Objective: To evaluate the incidence and risk factors for catheter-related central vein thrombosis in ICU patients.
Design: Observational prospective multicenter study.
Setting: An 8-bed surgical ICU, a 10-bed surgical cardiovascular ICU, and a 10-bed medical-surgical ICU.
Patients: During an 18-month period, 265 internal jugular or subclavian catheters were included. Veins were explored by duplex scanning performed just before or <24 h after catheter removal. Suspected risk factors of catheter-related central vein thrombosis were recorded.
Measurements and main results: Fifty-seven catheters were excluded from the analysis. Therefore 208 catheters were analyzed. Mean age of patients was 64±15 years, simplified acute physiologic score was 12±5, organ system failure score at insertion was 1±1, and mean duration of catheterization was 9±5 days. A catheter-related internal jugular or subclavian vein thrombosis occurred in 33% of the cases (42% [95% confidence interval (CI), 34 to 49%] and 10% [95% CI, 3 to 18%], respectively). Thrombosis was limited in 8%, large in 22%, and occlusive in 3% of the cases. Internal jugular route (relative risk [RR], 4.13; 95% CI, 1.72 to 9.95), therapeutic heparinization (RR 0.47; 95% CI, 0.23 to 0.99), and age >64 years (RR, 2.44; 95% CI, 2.05 to 3.19) were independently associated with catheter-related thrombosis. Moreover, the risk of catheter-related sepsis was 2.62-fold higher when thrombosis occurred (p=0.011).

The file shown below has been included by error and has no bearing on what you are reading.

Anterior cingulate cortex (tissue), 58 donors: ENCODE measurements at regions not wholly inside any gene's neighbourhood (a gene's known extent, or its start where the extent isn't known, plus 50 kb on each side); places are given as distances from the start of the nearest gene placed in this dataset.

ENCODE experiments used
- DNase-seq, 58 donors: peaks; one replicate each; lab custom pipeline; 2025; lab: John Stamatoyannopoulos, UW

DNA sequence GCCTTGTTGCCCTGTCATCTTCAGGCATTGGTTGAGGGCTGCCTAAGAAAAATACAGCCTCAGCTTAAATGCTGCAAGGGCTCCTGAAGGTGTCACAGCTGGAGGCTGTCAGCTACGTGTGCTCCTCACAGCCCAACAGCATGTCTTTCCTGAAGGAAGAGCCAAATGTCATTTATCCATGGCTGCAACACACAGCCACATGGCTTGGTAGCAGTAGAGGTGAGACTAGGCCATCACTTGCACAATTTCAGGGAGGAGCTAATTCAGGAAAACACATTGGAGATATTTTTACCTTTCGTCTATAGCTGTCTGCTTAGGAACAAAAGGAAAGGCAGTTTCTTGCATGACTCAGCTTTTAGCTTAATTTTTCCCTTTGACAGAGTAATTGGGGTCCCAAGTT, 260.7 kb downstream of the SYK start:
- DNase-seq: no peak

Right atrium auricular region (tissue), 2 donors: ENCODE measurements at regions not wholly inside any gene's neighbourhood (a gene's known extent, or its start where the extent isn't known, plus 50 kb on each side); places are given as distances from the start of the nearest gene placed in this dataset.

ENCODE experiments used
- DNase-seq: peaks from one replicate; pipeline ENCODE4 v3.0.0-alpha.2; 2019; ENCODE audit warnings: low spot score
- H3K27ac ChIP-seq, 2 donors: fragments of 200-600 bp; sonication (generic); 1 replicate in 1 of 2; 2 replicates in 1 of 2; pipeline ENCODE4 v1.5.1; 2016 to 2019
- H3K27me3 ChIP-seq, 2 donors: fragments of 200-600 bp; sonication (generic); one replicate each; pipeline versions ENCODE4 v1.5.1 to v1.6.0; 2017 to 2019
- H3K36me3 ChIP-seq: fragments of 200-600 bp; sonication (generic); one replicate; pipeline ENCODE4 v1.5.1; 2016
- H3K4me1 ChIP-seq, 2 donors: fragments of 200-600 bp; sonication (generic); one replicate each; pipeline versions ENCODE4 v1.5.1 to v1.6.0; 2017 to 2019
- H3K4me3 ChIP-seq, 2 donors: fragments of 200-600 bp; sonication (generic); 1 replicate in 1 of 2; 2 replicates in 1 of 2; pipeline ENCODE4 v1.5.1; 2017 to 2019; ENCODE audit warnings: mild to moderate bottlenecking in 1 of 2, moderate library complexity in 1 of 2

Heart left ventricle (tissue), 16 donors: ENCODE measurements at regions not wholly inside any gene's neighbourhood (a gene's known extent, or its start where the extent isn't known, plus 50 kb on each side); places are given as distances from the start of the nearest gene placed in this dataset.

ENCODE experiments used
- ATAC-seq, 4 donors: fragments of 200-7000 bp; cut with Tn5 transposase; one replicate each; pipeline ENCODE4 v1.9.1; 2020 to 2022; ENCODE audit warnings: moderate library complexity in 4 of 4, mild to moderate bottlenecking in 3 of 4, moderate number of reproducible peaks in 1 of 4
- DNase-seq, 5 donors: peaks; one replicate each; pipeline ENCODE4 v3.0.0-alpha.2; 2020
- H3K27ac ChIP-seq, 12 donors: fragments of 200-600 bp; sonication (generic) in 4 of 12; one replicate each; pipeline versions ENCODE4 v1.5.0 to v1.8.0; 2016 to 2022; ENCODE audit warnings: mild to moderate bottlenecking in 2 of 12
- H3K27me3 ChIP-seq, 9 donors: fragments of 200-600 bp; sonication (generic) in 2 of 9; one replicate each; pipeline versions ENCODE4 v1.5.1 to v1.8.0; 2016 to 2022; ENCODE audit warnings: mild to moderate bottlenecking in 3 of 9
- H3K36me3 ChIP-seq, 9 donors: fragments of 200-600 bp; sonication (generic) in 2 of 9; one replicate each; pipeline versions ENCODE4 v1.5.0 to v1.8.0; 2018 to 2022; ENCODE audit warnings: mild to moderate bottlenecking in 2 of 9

Conclusions: Catheter-related central vein thrombosis is a frequent complication of central venous catheterization in ICU patients and is closely associated with catheter-related sepsis.